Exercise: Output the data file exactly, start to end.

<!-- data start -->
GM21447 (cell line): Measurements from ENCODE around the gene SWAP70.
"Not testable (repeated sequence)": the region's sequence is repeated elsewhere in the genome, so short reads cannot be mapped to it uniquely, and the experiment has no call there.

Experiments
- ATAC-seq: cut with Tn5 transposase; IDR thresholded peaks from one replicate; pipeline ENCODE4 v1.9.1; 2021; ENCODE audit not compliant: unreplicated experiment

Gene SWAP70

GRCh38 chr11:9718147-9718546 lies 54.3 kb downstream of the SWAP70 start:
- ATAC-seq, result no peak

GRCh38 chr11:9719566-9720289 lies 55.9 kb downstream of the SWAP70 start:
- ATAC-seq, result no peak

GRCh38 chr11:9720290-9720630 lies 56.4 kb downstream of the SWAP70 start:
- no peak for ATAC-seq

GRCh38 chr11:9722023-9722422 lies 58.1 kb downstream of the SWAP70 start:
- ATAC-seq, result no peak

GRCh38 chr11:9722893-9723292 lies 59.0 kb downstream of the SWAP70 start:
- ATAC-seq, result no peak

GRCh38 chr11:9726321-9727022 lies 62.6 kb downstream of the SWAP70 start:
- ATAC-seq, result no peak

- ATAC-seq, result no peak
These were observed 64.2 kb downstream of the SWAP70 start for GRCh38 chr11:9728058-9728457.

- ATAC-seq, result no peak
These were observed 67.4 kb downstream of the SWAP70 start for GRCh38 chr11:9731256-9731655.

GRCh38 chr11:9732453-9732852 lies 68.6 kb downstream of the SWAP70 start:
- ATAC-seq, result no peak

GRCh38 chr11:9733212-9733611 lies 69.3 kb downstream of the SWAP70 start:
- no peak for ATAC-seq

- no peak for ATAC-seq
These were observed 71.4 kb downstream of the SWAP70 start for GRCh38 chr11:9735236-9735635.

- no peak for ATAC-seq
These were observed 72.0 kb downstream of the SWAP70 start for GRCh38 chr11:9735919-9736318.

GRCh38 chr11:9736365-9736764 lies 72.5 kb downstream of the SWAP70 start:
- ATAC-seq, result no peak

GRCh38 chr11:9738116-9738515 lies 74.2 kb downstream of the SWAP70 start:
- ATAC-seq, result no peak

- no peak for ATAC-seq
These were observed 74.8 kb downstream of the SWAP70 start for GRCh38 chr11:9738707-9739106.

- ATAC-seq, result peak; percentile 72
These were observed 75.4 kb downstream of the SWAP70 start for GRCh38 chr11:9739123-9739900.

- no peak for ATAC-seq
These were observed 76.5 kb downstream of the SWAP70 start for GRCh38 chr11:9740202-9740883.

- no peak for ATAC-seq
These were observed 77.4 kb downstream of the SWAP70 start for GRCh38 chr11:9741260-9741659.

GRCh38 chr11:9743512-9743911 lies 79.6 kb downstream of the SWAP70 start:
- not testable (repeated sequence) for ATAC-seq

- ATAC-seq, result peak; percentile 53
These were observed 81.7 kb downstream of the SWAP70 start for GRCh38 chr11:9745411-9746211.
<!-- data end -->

GM21447 (cell line): Measurements from ENCODE around the gene SWAP70.
"Not testable (repeated sequence)": the region's sequence is repeated elsewhere in the genome, so short reads cannot be mapped to it uniquely, and the experiment has no call there.

Experiments
- ATAC-seq: cut with Tn5 transposase; IDR thresholded peaks from one replicate; pipeline ENCODE4 v1.9.1; 2021; ENCODE audit not compliant: unreplicated experiment

Gene SWAP70

GRCh38 chr11:9718147-9718546 lies 54.3 kb downstream of the SWAP70 start:
- ATAC-seq, result no peak

GRCh38 chr11:9719566-9720289 lies 55.9 kb downstream of the SWAP70 start:
- ATAC-seq, result no peak

GRCh38 chr11:9720290-9720630 lies 56.4 kb downstream of the SWAP70 start:
- no peak for ATAC-seq

GRCh38 chr11:9722023-9722422 lies 58.1 kb downstream of the SWAP70 start:
- ATAC-seq, result no peak

GRCh38 chr11:9722893-9723292 lies 59.0 kb downstream of the SWAP70 start:
- ATAC-seq, result no peak

GRCh38 chr11:9726321-9727022 lies 62.6 kb downstream of the SWAP70 start:
- ATAC-seq, result no peak

- ATAC-seq, result no peak
These were observed 64.2 kb downstream of the SWAP70 start for GRCh38 chr11:9728058-9728457.

- ATAC-seq, result no peak
These were observed 67.4 kb downstream of the SWAP70 start for GRCh38 chr11:9731256-9731655.

GRCh38 chr11:9732453-9732852 lies 68.6 kb downstream of the SWAP70 start:
- ATAC-seq, result no peak

GRCh38 chr11:9733212-9733611 lies 69.3 kb downstream of the SWAP70 start:
- no peak for ATAC-seq

- no peak for ATAC-seq
These were observed 71.4 kb downstream of the SWAP70 start for GRCh38 chr11:9735236-9735635.

- no peak for ATAC-seq
These were observed 72.0 kb downstream of the SWAP70 start for GRCh38 chr11:9735919-9736318.

GRCh38 chr11:9736365-9736764 lies 72.5 kb downstream of the SWAP70 start:
- ATAC-seq, result no peak

GRCh38 chr11:9738116-9738515 lies 74.2 kb downstream of the SWAP70 start:
- ATAC-seq, result no peak

- no peak for ATAC-seq
These were observed 74.8 kb downstream of the SWAP70 start for GRCh38 chr11:9738707-9739106.

- ATAC-seq, result peak; percentile 72
These were observed 75.4 kb downstream of the SWAP70 start for GRCh38 chr11:9739123-9739900.

- no peak for ATAC-seq
These were observed 76.5 kb downstream of the SWAP70 start for GRCh38 chr11:9740202-9740883.

- no peak for ATAC-seq
These were observed 77.4 kb downstream of the SWAP70 start for GRCh38 chr11:9741260-9741659.

GRCh38 chr11:9743512-9743911 lies 79.6 kb downstream of the SWAP70 start:
- not testable (repeated sequence) for ATAC-seq

- ATAC-seq, result peak; percentile 53
These were observed 81.7 kb downstream of the SWAP70 start for GRCh38 chr11:9745411-9746211.